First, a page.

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April 13, 1954 - Image 6

Resource type:
Michigan Daily, 1954-04-13

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Dulles Asks Aid for IndoChina Plat Interviewed
By DAVE BAAD ony is to escape eventual Com- Both Churchill and Laniel I

Secretary of State John Foster
Dulles meets with French Pre-
mier Joseph Laniel today as he
continues an attempt to garner
both French and British partici-
pation in his 10-nation 'united
front' against Communist aggres-
sion in Southeast Asia.
Yesterday Dulles conferred with
English Prime Minister Sir Win-
ston Churchill and Foreign Sec-
retary Anthony Eden.
WITH FULL presidential back-
ing Dulles made public his 'unit-
ed front' proposal last week. It
calls for a joint statement among
the interested nations warning
Red China against entering the
Indo-China fighting and an agree-
ment to take such collective steps
necessary to keep Indo-China
from falling to Communist forces.
Although no official govern-
ment announcement has been
made, Washington political ex-
perts are almost certain that
the collective steps include dir-
ect military aid to the anti-
Communist forces.
Thailand has already accepted
an invitation to join the agree-
ment and it is believed Dulles
hopes to add New Zealand, Aus-
tralia, the Phillipines, the Asso-
ciated States of Viet Nam, Laos,
and Cambodia as well as France
and England.
This firm administration policy
is apparently a result of its fear
that France, tired and economi-
cally famished from seven years
of fighting the Communists, is on
the verge of giving up the battle
in Indo-China.
THE FRENCH cabinet report-
edly is pressing for a treaty with
the Communists to end hostilities.
Even if the war is continued it is
becoming increasingly obvious
that the French military machine
is slipping and that more aid is
needed if its Southeast Asia col-

munist domination, agree in substance with Dulles' 111 Al t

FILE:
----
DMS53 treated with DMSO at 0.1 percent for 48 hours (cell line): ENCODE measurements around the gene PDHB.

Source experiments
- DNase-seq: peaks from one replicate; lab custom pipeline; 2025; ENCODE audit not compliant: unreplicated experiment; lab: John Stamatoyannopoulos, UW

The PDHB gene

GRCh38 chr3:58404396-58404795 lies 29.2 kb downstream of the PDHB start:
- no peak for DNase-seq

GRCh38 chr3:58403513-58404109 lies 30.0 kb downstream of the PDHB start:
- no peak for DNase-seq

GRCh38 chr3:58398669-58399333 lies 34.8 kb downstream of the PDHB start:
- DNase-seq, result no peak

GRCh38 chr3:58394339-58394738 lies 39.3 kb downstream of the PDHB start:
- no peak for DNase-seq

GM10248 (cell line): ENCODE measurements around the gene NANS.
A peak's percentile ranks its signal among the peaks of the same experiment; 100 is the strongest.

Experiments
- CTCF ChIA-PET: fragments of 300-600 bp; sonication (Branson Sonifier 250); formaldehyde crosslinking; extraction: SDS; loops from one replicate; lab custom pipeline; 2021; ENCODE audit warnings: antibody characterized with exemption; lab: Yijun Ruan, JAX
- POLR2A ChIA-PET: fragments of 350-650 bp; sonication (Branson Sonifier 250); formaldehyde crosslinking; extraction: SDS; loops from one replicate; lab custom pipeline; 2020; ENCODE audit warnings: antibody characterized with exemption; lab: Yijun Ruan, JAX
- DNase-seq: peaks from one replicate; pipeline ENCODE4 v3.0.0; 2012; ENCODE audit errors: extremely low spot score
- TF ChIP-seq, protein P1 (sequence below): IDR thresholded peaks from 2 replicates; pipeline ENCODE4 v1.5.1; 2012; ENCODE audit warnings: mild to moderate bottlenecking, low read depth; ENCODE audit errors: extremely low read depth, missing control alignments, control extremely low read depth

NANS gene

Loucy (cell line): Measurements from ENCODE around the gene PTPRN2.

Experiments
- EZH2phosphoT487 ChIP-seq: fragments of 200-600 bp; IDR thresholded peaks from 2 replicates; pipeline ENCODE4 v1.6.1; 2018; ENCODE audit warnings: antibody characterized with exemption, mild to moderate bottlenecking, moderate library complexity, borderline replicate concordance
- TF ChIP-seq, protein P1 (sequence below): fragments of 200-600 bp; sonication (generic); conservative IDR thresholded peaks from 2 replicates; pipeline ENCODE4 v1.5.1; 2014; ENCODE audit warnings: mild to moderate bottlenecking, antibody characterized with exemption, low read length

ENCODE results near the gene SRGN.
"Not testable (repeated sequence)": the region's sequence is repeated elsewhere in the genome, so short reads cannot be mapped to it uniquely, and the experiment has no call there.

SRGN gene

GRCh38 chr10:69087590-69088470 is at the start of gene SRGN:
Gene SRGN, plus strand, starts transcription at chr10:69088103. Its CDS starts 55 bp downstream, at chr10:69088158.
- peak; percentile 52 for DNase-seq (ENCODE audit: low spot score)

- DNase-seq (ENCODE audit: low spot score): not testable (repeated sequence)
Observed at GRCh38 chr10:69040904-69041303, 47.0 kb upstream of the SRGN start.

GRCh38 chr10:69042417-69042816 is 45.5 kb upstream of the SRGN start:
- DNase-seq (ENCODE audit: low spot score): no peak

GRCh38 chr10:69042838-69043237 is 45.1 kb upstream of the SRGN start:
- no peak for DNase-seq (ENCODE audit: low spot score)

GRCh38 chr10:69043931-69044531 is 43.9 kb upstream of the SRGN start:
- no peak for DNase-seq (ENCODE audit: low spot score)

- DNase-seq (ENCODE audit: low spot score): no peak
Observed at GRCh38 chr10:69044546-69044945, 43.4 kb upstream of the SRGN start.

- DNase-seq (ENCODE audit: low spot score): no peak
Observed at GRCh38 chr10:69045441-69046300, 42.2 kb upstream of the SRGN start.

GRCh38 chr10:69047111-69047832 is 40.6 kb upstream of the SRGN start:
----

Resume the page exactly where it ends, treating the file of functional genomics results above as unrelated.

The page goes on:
'nnn.nron hib uai+t mn"zuie "c nr-

. t

The United States is present-
ly sending material aid to the
Indo-China defense forces, but
the French feel that saving the
important Far East country re-
quires assistance in the form of
Since both Eisenhower and
Dulles feel that Communist an-
nexation of Indo-China will lead
to further losses in the Far East,
they believe the country must be
saved at any cost.
Eisenhower said in a news con-
ference last Wednesday, that the
fall of Indo-China would pave the
way for Red domination of all
Southeast Asia including Thai-
land, Malaya, Burma and India.
Not only would the Free World
lose access to this rich source of
raw materials but Australia and
New Zealand would be placed in
precarious situations.
S* * *
DULLES, however, is expected
to have difficulty on his current
trip, convincing French and Eng-
lish leaders of an immediate an-
nouncement of .joining his 'unit-
ed front.'

cupuziac ouL ouen cuunarieb, pre-

fer to withhold any decision
until after the Geneva Confer-
ence two weeks in the future.
They want no unnecessary ob-
stacles at Geneva to a free and
open discussion of the world situa-
tion which might culminate in
the settlement of some world
Meanwhile, the proposal has
been causing a considerable con-
troversy in the U.S. Senate. Ma-
jority leader William F. Know-
land of California has suggested
holding up foreign aid appropria-
tions toour leading allies if they
refuse to allign themselves with
Dulles' policy.
John Strachey, former British
war secretary, summed up British
opinion on this course of action
with a curt, "If that is so then
the sooner it is cut off the better.
Britain is not for sale."
Senators Wayne Morse (Ind.-
Ore.) and Alexander Smith (R-
N.J.), are also opposed to what
Morse called Knowland's 'black-
mailing' policy.
tv Hall Voted

Found window-shopping last
weekend between sessions of two
major conferences held in Chica-
go, Mrs. Eleanor Roosevelt had
time only for a brief interview.
The late president's widow off i-
ciated as honorary chairman for
the seventh annual convention of
Americans for Democratic - Action
and as keynote speaker for the
United Nations Review Confer-
ence. * * *
statement that "liberals are an
ineffectual minority in the Re-
publican party and reactionaries
the strategically placed minority
with the Democrats," Mrs. Roose-
velt termed her own party's re-
actionaries, "Senator McCarran
and the Dixiecrats, for example, a
harmful party element."
The UN Charter, subject to
revision every ten years, may
be altered in the fall of 1955.
Plans aiming for an eventual
world government occupied most
of the Review Conference's
time.. Mrs. Roosevelt, however,
warned: "A careful study must
be made before any revision of
the UN charter is attempted.

During the week of University
vacation, the City Council voted
to replace all of the city's two-
hour parking meters which now
take only nickels.
They will be replaced by meters
that will accept either pennies,
nickels or dimes.
AT THE same meeting, two lo-
cal taxicab firms asked the Coun-
cil to allow them to boost passen-
ger rates by increasing the basic
fare figure from 30 to 40 cents
and basing the meter rate onj
time and mileage rather than on
mileage alone.
The County Health Depart-E
ment last week announced aI
rise in the number of measles
cases in Washtenaw County lastx
month. The figures showed 286
cases during March as compar-
ed with 19 during the same
month last year.
The Police Department will ini-